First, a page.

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LETTERS TO THE EDITOR Continued from page 3 Earlier in his career, Justice Scott served with distinction as a member of the teaching faculty of the University of Denver Sturm College of Law. In that capacity he chaired the Business Planning Program and taught Corporations and Federal Securities Regulation.  Among Justice Scott’s students are countless Black attorneys and former officers of the Sam Cary Bar Association, many of whom attribute their career trajectories and success to the dedicated mentoring they received from Justice Scott.  In January 1993, the Board of Trustees of the University of Denver appointed him Professor Emeritus.  The University also awarded him an Honorary Doctor of Law degree in 1998.  Justice Scott was active in many civic and community organizations, serving as the head attorney for local chapters

of the NAACP and Urban League. He received several awards for his tireless service on behalf of social justice causes.  He was also appointed to several American delegations traveling abroad, serving as cochair of the U.S. delegation that observed the 1997 presidential elections in Gabon, Africa.  Justice Scott received his BA from the Rutgers University College of Agriculture in 1970, and a graduate degree from the Rutgers Graduate School of Education in 1971.  He earned his law degree with honors from the Indiana University Law School.  Justice Scott is survived by his wife, Carolyn, a talented lawyer in her own right and a past president of the Sam Cary Bar Association.  Even though Justice Scott was a formidable businesslawyer, professor and jurist, members of the Sam Cary Bar Association will always

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remember with great fondness his sharp wit, infinite wisdom, love of family, infectious laugh and signature bow ties. Justice Scott dearly loved attending Sam Cary meetings and events, and he was one of the organization’s most loyal and passionate members.  He leaves behind a strong legacy of civility, justice and deep commitment to achieving greater diversity and inclusion in the legal profession.  Sam Cary Bar Association Denver, CO

SB 21-182 Misleading For Black America Editor: We all know of the problems Black students have encountered over the decades, being forced to attend so-called integrated schools. They have never felt welcome nor have they felt respected or valued. As a matter of fact, at times Black kids have felt down right assaulted on a psychic level by white teachers charged with educating their mind. We know that Black kids in schools, where are those in authority don’t look like them, are made to feel that they are members of a minority group who have not built anything of note, and have to rely upon white people to receive anything of value. Black people are abused and denied entry for the most part, into the main stream of society and on top of that they are forced to be “educated” by people who are covertly hostile to them. Is it any wonder Black kids act out in schools where their values are not validated? In my view, the “integration” of schools was a conspiracy hatched by white minds. The motive from my point of view would be to take control of what Black people are being taught, so to more effectively control them. Control the mind and the body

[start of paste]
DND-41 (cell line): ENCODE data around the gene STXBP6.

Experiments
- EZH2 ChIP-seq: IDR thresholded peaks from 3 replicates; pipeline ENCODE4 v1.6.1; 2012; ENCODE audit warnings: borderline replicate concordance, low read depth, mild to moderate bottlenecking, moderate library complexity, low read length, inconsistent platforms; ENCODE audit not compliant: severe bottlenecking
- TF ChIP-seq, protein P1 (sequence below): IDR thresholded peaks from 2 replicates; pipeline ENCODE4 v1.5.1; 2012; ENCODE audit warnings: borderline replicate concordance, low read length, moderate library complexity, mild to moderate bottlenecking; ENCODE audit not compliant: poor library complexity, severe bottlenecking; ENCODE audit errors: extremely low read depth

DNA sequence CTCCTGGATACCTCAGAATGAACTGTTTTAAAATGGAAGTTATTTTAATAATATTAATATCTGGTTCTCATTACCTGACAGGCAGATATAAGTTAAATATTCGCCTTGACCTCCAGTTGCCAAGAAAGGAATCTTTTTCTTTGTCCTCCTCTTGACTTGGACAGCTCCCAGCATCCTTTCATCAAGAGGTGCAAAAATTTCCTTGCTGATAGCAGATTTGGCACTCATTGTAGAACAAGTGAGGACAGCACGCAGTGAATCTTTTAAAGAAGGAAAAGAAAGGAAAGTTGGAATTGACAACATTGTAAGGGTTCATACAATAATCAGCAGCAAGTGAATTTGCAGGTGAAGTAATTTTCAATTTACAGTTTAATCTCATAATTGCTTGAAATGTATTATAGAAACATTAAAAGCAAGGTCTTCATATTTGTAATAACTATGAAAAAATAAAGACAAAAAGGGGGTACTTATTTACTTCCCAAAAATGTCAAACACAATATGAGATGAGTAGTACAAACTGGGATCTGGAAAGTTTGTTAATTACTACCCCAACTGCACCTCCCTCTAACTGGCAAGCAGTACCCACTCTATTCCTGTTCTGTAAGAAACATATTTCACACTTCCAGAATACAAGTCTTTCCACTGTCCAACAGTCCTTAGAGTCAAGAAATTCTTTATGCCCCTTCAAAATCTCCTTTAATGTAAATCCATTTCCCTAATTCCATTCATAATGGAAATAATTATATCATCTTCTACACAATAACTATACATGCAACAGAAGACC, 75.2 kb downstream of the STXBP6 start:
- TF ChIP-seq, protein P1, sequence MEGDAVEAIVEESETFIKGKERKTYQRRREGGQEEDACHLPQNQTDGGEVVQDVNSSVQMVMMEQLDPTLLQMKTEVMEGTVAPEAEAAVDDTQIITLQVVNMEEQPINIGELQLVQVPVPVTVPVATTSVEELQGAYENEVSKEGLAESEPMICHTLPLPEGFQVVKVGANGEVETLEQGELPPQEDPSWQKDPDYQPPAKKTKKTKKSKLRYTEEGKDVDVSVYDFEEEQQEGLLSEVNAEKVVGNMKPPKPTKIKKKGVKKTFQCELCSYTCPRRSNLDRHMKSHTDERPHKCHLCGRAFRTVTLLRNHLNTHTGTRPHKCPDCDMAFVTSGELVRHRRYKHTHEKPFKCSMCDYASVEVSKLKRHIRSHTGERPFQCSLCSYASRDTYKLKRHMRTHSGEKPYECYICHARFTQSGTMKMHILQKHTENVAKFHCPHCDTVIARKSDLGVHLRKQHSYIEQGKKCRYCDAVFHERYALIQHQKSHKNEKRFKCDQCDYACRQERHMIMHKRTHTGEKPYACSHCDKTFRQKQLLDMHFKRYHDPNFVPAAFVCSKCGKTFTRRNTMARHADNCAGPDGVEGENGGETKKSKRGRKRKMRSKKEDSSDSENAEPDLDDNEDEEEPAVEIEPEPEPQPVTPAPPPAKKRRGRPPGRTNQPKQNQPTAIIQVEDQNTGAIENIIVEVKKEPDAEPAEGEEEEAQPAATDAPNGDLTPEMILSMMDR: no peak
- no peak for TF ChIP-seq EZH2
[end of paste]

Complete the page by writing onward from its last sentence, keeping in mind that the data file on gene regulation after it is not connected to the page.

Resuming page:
Denver Urban Spectrum — www.denverurbanspectrum.com – May 2021

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will follow. As long as white “educators” are charged with caring for Black minds, Black students will have white controlled institutions feeling they are inferior members of a minority group. There was a time in America, when Black people had more say in their destiny. They had their own prosperous businesses, their own schools thriving communities. Apparently this independence was viewed as a threat by the dominant group, so it had to be turned around. Rumor has it that certain interests funded the Black leadership to push for school desegregation. As I stated, integration was not something Blacks wanted because they had their own. Now look at them… incapable of building anything in America. Jews would not send their children to schools to be educated if those schools were run by Nazis. Yet Black folks are forced to send their children to white people to be educated. So in summation…this Senate Bill 21-182 that appears to be an attempt to keep Black kids from being disproportionately discipline by white administrators, has gotten no traction because white America, generally speaking, is indifferent to the pedagogy of the oppressed. White teachers turn to view Black kids as a problem; hence their interaction with them is covered by their negative perception of Black people. Black should have their own schools, as well funded and staffed as the best white schools. If this were the case no one would have to float a bill like SB 21182. Black people are unwelcome in America. It is no surprise Black kids are unwelcome in America’s schools. Antonius Aurora, CO


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Profile for Denver Urban Spectrum

Denver Urban Spectrum - May 2021  

Denver Urban Spectrum - May 2021 Issue pays tribute to the legacy of Zona Moore and businessman Herman Malone. Editor Alfonzo Porter chronic...

Denver Urban Spectrum - May 2021  

Denver Urban Spectrum - May 2021 Issue pays tribute to the legacy of Zona Moore and businessman Herman Malone. Editor Alfonzo Porter chronic...